Like many who would find themselves designing strategy games in the 1980s, Julian Gollop had a childhood filled with board games. Family night centered around the board game and around the age of 14, Gollop found himself getting into the more complex fare published by Avalon Hill, and Dungeons and Dragons. As he grew up, Gollop made the same realization that many of his peers did: The growing power of personal computers would be perfect for simplifying and streamlining some of the complexities of tabletop gaming.
Gollop with his coding providing by friend Andy Green, released two games while he was still in school in 1983: Time Lords, which was for the BBC Micro Computer, and Islandia. Islandia is the more significant of the two, as it’s in this game that Gollop first experimented with the concept of Action Points, which he had seen implemented in SPI board games. Soon after Gollop began to learn how to program on his own, designing and coding his first game called “Nebula” on the ZX Spectrum.
Julian’s next games would come while he was attending University. Chaos was based on a tabletop game that Gollop designed several years prior, which itself was influenced by a Games Workshop game named Warlock. In 1984, Gollop released the game that could be considered the first version of XCOM, called Rebelstar Raiders. While crude and not having a single-player mode, the basic concepts of squad-based tactics would begin to gestate and develop as Gollop became more comfortable as a programmer and designer. The sequel, simply titled Rebelstar was also intended to be a two-player game, but the publisher forced Gollop to give it a single player campaign as well. This made Gollop learn path algorithms, which basically dictated how the AI could move around the map.
Rebelstar was a marked improvement in many ways over the original with larger, maps and refined gameplay. There would be another sequel, Rebelstar II released in 1988, again on the ZX Spectrum. Following Rebelstar II, Gollop, joined with his brother to form a development studio called Mythos Games, to develop Laser Squad, which can be seen as a direct precursor to the XCOM franchise. Among the gameplay mechanics that they introduced with Laser Squad, some of which would become very important for X-Com, were line-of-sight, weapon and armor loadout changes, and destructible terrain.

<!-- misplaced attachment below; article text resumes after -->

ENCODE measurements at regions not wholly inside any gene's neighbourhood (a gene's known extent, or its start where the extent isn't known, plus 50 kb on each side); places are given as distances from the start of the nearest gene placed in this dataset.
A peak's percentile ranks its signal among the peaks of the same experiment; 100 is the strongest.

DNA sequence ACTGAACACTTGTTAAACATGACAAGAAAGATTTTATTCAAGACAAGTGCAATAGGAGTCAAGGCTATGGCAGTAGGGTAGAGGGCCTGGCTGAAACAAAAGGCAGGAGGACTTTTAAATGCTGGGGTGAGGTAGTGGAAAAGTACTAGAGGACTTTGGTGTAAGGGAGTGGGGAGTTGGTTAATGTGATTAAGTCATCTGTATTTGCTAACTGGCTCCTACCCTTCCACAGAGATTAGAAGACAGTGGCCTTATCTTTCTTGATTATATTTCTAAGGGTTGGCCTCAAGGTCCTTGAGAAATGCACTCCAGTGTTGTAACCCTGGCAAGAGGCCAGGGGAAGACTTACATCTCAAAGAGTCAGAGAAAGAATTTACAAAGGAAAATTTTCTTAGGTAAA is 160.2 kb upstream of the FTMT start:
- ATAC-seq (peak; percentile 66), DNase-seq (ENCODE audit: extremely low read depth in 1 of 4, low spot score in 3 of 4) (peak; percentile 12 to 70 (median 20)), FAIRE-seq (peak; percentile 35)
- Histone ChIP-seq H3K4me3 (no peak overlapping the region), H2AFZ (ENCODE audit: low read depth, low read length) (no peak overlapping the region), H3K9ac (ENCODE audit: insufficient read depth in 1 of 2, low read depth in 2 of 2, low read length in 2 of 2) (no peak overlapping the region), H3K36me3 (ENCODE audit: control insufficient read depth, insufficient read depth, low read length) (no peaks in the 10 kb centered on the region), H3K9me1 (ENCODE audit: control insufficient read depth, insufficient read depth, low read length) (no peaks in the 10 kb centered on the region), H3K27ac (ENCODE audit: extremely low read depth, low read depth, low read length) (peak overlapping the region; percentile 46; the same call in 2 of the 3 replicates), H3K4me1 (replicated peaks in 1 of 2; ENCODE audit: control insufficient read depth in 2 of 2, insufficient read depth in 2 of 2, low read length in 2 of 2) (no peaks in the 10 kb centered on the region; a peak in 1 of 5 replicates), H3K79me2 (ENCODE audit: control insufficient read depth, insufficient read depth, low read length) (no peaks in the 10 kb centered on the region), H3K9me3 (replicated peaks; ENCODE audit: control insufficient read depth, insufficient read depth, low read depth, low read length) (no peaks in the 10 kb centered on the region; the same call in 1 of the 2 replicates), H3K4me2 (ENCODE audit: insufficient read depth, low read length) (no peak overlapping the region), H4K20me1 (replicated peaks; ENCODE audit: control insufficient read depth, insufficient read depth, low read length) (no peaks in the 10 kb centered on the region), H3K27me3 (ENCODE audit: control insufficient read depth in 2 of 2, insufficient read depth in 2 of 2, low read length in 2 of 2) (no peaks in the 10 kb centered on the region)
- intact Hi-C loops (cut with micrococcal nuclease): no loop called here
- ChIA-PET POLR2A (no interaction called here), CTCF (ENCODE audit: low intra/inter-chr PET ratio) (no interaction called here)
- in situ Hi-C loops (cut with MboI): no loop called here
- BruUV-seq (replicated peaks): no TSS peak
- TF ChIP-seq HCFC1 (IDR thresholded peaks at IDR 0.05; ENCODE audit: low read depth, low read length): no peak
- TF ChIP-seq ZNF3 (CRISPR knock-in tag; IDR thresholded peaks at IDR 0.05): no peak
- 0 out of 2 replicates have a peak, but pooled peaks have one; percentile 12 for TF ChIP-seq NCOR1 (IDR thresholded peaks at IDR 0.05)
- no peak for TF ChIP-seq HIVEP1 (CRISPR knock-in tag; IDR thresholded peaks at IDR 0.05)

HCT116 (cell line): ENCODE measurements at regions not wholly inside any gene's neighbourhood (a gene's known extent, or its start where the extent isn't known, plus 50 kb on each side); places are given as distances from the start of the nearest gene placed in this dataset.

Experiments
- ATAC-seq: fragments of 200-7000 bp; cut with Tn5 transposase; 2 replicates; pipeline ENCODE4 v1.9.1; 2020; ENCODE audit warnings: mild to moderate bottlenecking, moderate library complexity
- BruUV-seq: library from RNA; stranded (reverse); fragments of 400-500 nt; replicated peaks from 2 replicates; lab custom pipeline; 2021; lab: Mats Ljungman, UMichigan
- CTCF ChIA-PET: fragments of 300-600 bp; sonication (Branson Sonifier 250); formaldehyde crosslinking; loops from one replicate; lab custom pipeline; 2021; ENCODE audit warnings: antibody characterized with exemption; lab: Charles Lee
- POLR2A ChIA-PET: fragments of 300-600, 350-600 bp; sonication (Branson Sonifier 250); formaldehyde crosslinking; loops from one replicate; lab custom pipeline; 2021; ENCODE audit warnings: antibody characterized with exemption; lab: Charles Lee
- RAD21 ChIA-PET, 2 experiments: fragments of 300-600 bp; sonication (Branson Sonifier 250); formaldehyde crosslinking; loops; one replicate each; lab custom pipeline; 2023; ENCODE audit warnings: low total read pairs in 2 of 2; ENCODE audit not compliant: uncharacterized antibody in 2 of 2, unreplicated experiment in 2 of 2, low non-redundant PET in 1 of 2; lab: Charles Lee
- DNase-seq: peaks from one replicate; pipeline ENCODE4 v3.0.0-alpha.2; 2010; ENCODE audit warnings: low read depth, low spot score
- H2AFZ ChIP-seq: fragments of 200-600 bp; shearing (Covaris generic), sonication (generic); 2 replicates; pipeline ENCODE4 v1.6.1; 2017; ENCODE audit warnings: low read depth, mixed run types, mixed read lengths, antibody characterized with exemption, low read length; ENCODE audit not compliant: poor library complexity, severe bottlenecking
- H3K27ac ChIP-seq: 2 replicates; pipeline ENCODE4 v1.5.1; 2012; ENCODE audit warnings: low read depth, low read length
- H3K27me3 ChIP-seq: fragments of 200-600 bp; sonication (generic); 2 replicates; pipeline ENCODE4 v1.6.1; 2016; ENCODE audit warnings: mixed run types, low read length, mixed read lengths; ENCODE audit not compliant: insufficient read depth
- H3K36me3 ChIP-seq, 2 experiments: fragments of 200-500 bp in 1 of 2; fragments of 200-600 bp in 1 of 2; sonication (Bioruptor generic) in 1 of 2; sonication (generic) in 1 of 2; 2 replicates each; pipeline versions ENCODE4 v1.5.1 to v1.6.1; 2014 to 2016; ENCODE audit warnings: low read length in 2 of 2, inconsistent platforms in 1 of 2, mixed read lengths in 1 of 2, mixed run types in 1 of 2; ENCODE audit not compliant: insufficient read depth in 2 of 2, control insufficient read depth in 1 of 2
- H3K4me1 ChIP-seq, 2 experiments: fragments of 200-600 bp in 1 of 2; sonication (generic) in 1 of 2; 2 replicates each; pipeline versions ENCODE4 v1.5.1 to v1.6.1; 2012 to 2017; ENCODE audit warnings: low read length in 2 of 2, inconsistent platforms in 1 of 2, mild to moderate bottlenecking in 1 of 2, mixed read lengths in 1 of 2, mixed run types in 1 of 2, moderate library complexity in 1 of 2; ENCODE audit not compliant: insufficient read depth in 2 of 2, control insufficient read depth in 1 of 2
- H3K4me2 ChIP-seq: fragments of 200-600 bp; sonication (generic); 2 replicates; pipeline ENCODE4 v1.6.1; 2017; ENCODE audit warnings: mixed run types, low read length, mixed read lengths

The Gollop brother’s turned their attention to Lords of Chaos, which was a sequel to Gollop’s earlier game, Chaos. Lords of Chaos represented a significant shift for Mythos Games, as they journeyed away from self-publishing and found a publisher named Blade Software. Unfortunately the royalty deal they had was atrocious, Blade Software ended up owing the Brothers Gollop money, so when they began plans for a second Laser Squad game, they realized they needed a more serious publisher. From the shortlist they formed, the company they ended up reaching out to was MicroProse, whom they showed a demo of Laser Squad 2. Upon showing a isometric Laser Squad 2 demo to MicroProse, Pete Moreland, head of MicroProse development at the time, said they they liked the game, but wanted something bigger.
The Development of X-COM
Grand narrative, a phrase used to describe strategy games that tell player controlled stories on a huge scale, is what they wanted. Civilization, Railroad Tycoon, these were what MicroProse was looking for. Among the requirements were; the game must be set on earth, it needed to have a research tree and something equivalent to Civilization’s civilopedia. Gollop went back to the drawing board and began research on UFO’s per Moreland’s suggestion. The result was Mythos games taking inspiration from several sources. The style and theming came from the British TV series UFO, and the claims made by Bob Lazar about Area 51’s practice of reverse engineering alien technology as written in Timothy Good’s book Alien Liason: The Ultimate Secret. The concept behind the X-Com organization in the game came from the SHADO organization in the UFO TV show. Several of the game design ideas were inspired, first, by Gollop’s previous tactical games, tabletop games such as Sniper and Freedom in the Galaxy, and a sci-fi RPG called Traveller.